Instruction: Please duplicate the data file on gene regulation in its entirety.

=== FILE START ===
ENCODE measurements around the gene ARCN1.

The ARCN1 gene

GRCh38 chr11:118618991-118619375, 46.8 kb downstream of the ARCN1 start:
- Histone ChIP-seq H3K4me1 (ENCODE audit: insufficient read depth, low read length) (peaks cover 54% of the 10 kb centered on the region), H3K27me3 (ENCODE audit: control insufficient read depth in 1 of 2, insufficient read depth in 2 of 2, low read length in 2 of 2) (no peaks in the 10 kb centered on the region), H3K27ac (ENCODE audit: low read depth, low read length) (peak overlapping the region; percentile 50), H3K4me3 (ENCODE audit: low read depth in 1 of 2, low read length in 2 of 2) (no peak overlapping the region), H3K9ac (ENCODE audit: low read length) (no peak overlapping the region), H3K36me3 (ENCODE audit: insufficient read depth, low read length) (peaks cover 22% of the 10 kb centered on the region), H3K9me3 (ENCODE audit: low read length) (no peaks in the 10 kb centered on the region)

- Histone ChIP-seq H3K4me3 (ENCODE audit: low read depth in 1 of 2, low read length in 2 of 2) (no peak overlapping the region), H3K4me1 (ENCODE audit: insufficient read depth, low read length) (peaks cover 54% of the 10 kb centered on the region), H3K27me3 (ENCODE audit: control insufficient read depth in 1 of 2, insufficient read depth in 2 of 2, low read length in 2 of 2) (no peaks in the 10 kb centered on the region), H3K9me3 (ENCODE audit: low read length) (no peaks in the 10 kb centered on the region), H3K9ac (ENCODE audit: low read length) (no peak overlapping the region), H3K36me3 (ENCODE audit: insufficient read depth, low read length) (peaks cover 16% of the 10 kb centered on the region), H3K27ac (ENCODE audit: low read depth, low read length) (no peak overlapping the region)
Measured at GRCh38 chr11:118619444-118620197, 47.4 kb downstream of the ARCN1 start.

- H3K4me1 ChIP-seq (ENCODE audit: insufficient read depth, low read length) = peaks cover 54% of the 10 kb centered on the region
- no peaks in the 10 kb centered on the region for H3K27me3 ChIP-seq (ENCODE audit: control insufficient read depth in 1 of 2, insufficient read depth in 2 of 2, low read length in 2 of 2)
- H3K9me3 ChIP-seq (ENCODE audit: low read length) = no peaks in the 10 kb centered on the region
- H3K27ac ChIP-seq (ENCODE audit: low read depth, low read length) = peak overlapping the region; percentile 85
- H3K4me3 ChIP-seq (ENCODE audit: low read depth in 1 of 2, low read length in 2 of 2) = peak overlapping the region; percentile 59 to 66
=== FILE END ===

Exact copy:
ENCODE measurements around the gene ARCN1.

The ARCN1 gene

GRCh38 chr11:118618991-118619375, 46.8 kb downstream of the ARCN1 start:
- Histone ChIP-seq H3K4me1 (ENCODE audit: insufficient read depth, low read length) (peaks cover 54% of the 10 kb centered on the region), H3K27me3 (ENCODE audit: control insufficient read depth in 1 of 2, insufficient read depth in 2 of 2, low read length in 2 of 2) (no peaks in the 10 kb centered on the region), H3K27ac (ENCODE audit: low read depth, low read length) (peak overlapping the region; percentile 50), H3K4me3 (ENCODE audit: low read depth in 1 of 2, low read length in 2 of 2) (no peak overlapping the region), H3K9ac (ENCODE audit: low read length) (no peak overlapping the region), H3K36me3 (ENCODE audit: insufficient read depth, low read length) (peaks cover 22% of the 10 kb centered on the region), H3K9me3 (ENCODE audit: low read length) (no peaks in the 10 kb centered on the region)

- Histone ChIP-seq H3K4me3 (ENCODE audit: low read depth in 1 of 2, low read length in 2 of 2) (no peak overlapping the region), H3K4me1 (ENCODE audit: insufficient read depth, low read length) (peaks cover 54% of the 10 kb centered on the region), H3K27me3 (ENCODE audit: control insufficient read depth in 1 of 2, insufficient read depth in 2 of 2, low read length in 2 of 2) (no peaks in the 10 kb centered on the region), H3K9me3 (ENCODE audit: low read length) (no peaks in the 10 kb centered on the region), H3K9ac (ENCODE audit: low read length) (no peak overlapping the region), H3K36me3 (ENCODE audit: insufficient read depth, low read length) (peaks cover 16% of the 10 kb centered on the region), H3K27ac (ENCODE audit: low read depth, low read length) (no peak overlapping the region)
Measured at GRCh38 chr11:118619444-118620197, 47.4 kb downstream of the ARCN1 start.

- H3K4me1 ChIP-seq (ENCODE audit: insufficient read depth, low read length) = peaks cover 54% of the 10 kb centered on the region
- no peaks in the 10 kb centered on the region for H3K27me3 ChIP-seq (ENCODE audit: control insufficient read depth in 1 of 2, insufficient read depth in 2 of 2, low read length in 2 of 2)
- H3K9me3 ChIP-seq (ENCODE audit: low read length) = no peaks in the 10 kb centered on the region
- H3K27ac ChIP-seq (ENCODE audit: low read depth, low read length) = peak overlapping the region; percentile 85
- H3K4me3 ChIP-seq (ENCODE audit: low read depth in 1 of 2, low read length in 2 of 2) = peak overlapping the region; percentile 59 to 66